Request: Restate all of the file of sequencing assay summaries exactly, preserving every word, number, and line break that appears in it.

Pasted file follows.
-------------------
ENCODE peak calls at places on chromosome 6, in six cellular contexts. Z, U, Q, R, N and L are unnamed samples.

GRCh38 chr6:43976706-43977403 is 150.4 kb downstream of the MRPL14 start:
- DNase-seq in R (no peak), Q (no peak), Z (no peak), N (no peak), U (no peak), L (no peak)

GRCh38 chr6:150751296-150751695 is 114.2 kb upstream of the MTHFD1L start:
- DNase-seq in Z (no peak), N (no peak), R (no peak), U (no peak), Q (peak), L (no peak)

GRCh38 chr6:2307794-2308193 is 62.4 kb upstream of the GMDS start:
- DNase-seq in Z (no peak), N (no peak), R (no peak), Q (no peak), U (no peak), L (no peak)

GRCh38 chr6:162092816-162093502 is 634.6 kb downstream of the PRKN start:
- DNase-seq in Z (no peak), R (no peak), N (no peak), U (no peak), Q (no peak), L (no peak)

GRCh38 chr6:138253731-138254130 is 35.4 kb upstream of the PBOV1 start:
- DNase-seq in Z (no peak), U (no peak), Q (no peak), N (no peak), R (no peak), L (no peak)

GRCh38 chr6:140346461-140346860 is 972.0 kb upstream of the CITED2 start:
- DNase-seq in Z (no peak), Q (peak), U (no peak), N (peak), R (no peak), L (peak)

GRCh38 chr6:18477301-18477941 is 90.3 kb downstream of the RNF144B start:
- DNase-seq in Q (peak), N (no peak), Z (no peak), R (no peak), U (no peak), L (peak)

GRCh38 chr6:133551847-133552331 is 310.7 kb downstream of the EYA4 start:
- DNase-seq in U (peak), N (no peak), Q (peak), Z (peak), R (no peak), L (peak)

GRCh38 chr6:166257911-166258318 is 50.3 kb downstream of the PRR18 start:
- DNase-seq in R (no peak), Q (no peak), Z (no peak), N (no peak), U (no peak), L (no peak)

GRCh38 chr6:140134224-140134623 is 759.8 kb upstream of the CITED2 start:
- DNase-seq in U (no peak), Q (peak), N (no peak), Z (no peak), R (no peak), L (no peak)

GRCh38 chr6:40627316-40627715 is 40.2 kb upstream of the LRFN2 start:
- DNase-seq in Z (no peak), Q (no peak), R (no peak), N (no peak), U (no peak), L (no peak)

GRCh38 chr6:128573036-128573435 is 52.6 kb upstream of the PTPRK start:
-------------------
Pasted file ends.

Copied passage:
ENCODE peak calls at places on chromosome 6, in six cellular contexts. Z, U, Q, R, N and L are unnamed samples.

GRCh38 chr6:43976706-43977403 is 150.4 kb downstream of the MRPL14 start:
- DNase-seq in R (no peak), Q (no peak), Z (no peak), N (no peak), U (no peak), L (no peak)

GRCh38 chr6:150751296-150751695 is 114.2 kb upstream of the MTHFD1L start:
- DNase-seq in Z (no peak), N (no peak), R (no peak), U (no peak), Q (peak), L (no peak)

GRCh38 chr6:2307794-2308193 is 62.4 kb upstream of the GMDS start:
- DNase-seq in Z (no peak), N (no peak), R (no peak), Q (no peak), U (no peak), L (no peak)

GRCh38 chr6:162092816-162093502 is 634.6 kb downstream of the PRKN start:
- DNase-seq in Z (no peak), R (no peak), N (no peak), U (no peak), Q (no peak), L (no peak)

GRCh38 chr6:138253731-138254130 is 35.4 kb upstream of the PBOV1 start:
- DNase-seq in Z (no peak), U (no peak), Q (no peak), N (no peak), R (no peak), L (no peak)

GRCh38 chr6:140346461-140346860 is 972.0 kb upstream of the CITED2 start:
- DNase-seq in Z (no peak), Q (peak), U (no peak), N (peak), R (no peak), L (peak)

GRCh38 chr6:18477301-18477941 is 90.3 kb downstream of the RNF144B start:
- DNase-seq in Q (peak), N (no peak), Z (no peak), R (no peak), U (no peak), L (peak)

GRCh38 chr6:133551847-133552331 is 310.7 kb downstream of the EYA4 start:
- DNase-seq in U (peak), N (no peak), Q (peak), Z (peak), R (no peak), L (peak)

GRCh38 chr6:166257911-166258318 is 50.3 kb downstream of the PRR18 start:
- DNase-seq in R (no peak), Q (no peak), Z (no peak), N (no peak), U (no peak), L (no peak)

GRCh38 chr6:140134224-140134623 is 759.8 kb upstream of the CITED2 start:
- DNase-seq in U (no peak), Q (peak), N (no peak), Z (no peak), R (no peak), L (no peak)

GRCh38 chr6:40627316-40627715 is 40.2 kb upstream of the LRFN2 start:
- DNase-seq in Z (no peak), Q (no peak), R (no peak), N (no peak), U (no peak), L (no peak)

GRCh38 chr6:128573036-128573435 is 52.6 kb upstream of the PTPRK start: